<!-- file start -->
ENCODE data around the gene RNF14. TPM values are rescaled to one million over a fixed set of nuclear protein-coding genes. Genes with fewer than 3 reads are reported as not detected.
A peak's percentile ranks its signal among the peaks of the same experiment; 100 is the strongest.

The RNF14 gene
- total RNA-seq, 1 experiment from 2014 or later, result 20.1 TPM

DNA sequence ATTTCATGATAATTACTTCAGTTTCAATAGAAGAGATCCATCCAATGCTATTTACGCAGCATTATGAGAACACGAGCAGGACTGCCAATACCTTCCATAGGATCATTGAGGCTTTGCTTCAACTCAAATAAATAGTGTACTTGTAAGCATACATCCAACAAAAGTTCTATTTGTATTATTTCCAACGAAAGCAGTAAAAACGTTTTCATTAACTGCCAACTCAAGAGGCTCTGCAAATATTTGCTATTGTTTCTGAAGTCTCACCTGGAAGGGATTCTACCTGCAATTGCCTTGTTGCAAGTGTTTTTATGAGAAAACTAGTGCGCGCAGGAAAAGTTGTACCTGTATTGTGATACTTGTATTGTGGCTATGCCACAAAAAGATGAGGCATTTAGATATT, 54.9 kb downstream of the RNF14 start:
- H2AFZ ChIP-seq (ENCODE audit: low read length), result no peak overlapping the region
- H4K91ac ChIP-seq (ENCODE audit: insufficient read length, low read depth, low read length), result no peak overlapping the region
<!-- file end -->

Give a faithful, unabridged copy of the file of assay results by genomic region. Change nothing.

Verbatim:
ENCODE data around the gene RNF14. TPM values are rescaled to one million over a fixed set of nuclear protein-coding genes. Genes with fewer than 3 reads are reported as not detected.
A peak's percentile ranks its signal among the peaks of the same experiment; 100 is the strongest.

The RNF14 gene
- total RNA-seq, 1 experiment from 2014 or later, result 20.1 TPM

DNA sequence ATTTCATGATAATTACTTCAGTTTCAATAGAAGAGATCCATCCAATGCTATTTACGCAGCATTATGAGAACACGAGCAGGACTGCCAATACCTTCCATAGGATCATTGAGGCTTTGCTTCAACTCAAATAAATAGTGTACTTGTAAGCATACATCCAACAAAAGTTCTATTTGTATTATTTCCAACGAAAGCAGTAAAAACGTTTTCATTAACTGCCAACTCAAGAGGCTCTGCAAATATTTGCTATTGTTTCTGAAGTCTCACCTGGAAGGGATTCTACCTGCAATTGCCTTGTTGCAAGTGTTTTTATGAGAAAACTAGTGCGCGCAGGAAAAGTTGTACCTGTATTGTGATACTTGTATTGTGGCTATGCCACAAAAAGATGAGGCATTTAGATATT, 54.9 kb downstream of the RNF14 start:
- H2AFZ ChIP-seq (ENCODE audit: low read length), result no peak overlapping the region
- H4K91ac ChIP-seq (ENCODE audit: insufficient read length, low read depth, low read length), result no peak overlapping the region